Ep 147 HHS Recognition and ED Management

In this podcast, Part 2 of our diabetic emergencies series with Melanie Baimel, Bourke Tillmann and Leeor Sommer, we dive into the recognition and ED management of Hyperglycemic Hyperosmolar State (HHS). We answer questions such as: how does one differentiate DKA from HHS clinically? How do patients with HHS become hyperglycemic, dry and altered? Why is finding and treating the cause or trigger of HHS so important in the ED? How does fluid management differ in HHS from DKA? and many more...

By |2020-10-27T12:29:00-04:00October 13th, 2020|Categories: EM Cases, Emergency Medicine, Episodes, Medical Specialty|Tags: , , , |0 Comments

Ep 146 DKA Recognition and ED Management

In this first part of our 2-part podcast on DKA and HHS, Drs Melanie Baimel, Bourke Tillman and Leeor Sommer discuss the importance of identifying the underlying cause or trigger in DKA patients, the pitfall of ruling out DKA in patients with normal pH or normal serum glucose, how to close the gap effectively, why stopping the insulin infusion is almost never indicated, how to avoid cardiac collapse when DKA patients require endotracheal intubation, the best alternatives to plastic in the trachea, why using a protocol improves patient outcomes, how to avoid the common complications of hypoglycemia and hypokalemia, and much more...

EM Quick Hits 17 Adrenal Crisis, Strep Throat, Posterior MI, DKA Just the Facts, Ovarian Torsion Imaging, HINTS Exam, Canadian CT Head Rule

Anand Swaminathan on recognition and ED management of adrenal crisis, Maria Ivankovic on indications for antibiotics in strep throat from EM Cases Course 2020, Jesse McLaren on recognition of posterior MI from ECG Cases, Justin Yan & Hans Rosenberg on just the facts of approach to DKA, Brit Long on ovarian torsion imaging myths, Walter Himmel on how to use the HINTS exam properly, and Ian Stiell on how to use Canadian CT head rules properly...

Best Case Ever 58 Euglycemic DKA

It's not only run of the mill DKA, starvation and alcoholic ketoacidosis that can cause a metabolic acidosis with elevated ketones. Euglycemic DKA can be caused by the newer diabetes medications sodium-glucose co-transporter 2 inhibitors like Canagliflozin; and it's important to recognize this tricky diagnosis early and initiate treatment for DKA despite a normal serum glucose level...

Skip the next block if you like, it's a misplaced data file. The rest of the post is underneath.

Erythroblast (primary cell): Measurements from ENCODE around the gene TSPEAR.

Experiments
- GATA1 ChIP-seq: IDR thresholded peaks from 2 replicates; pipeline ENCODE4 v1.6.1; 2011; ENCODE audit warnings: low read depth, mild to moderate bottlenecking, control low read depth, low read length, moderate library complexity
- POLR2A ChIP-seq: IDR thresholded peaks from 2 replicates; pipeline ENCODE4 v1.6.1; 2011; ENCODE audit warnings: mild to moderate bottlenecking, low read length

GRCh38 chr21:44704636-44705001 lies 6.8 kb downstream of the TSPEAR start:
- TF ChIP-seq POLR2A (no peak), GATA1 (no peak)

Episode 63 – Pediatric DKA

Pediatric DKA was identified as one of key diagnoses that we need to get better at managing in a massive national needs assessment conducted by the fine folks at TREKK – Translating Emergency Knowledge for Kids – one of EM Cases’ partners who’s mission is to improve the care of children in non-pediatric emergency departments across the country. You might be wondering - why was DKA singled out in this needs assessment? It turns out that kids who present to the ED in DKA without a known history of diabetes, can sometimes be tricky to diagnose, as they often present with vague symptoms. When a child does have a known history of diabetes, and the diagnosis of DKA is obvious, the challenge turns to managing severe, life-threatening DKA, so that we avoid the many potential complications of the DKA itself as well as the complications of treatment - cerebral edema being the big bad one. The approach to these patients has evolved over the years, even since I started practicing, from bolusing insulin and super aggressive fluid resuscitation to more gentle fluid management and delayed insulin drips, as examples. There are subtleties and controversies in the management of DKA when it comes to fluid management, correcting serum potassium and acidosis, preventing cerebral edema, as well as airway management for the really sick kids. In this episode we‘ll be asking our guest pediatric emergency medicine experts Dr. Sarah Reid, who you may remember from her powerhouse performance on our recent episodes on pediatric fever and sepsis, and Dr. Sarah Curtis, not only a pediatric emergency physician, but a prominent pediatric emergency researcher in Canada, about the key historical and examination pearls to help pick up this sometimes elusive diagnosis, what the value of serum ketones are in the diagnosis of DKA, how to assess the severity of DKA to guide management, how to avoid the dreaded cerebral edema that all too often complicates DKA, how to best adjust fluids and insulin during treatment, which kids can go home, which kids can go to the floor and which kids need to be transferred to a Pediatric ICU.

Go to Top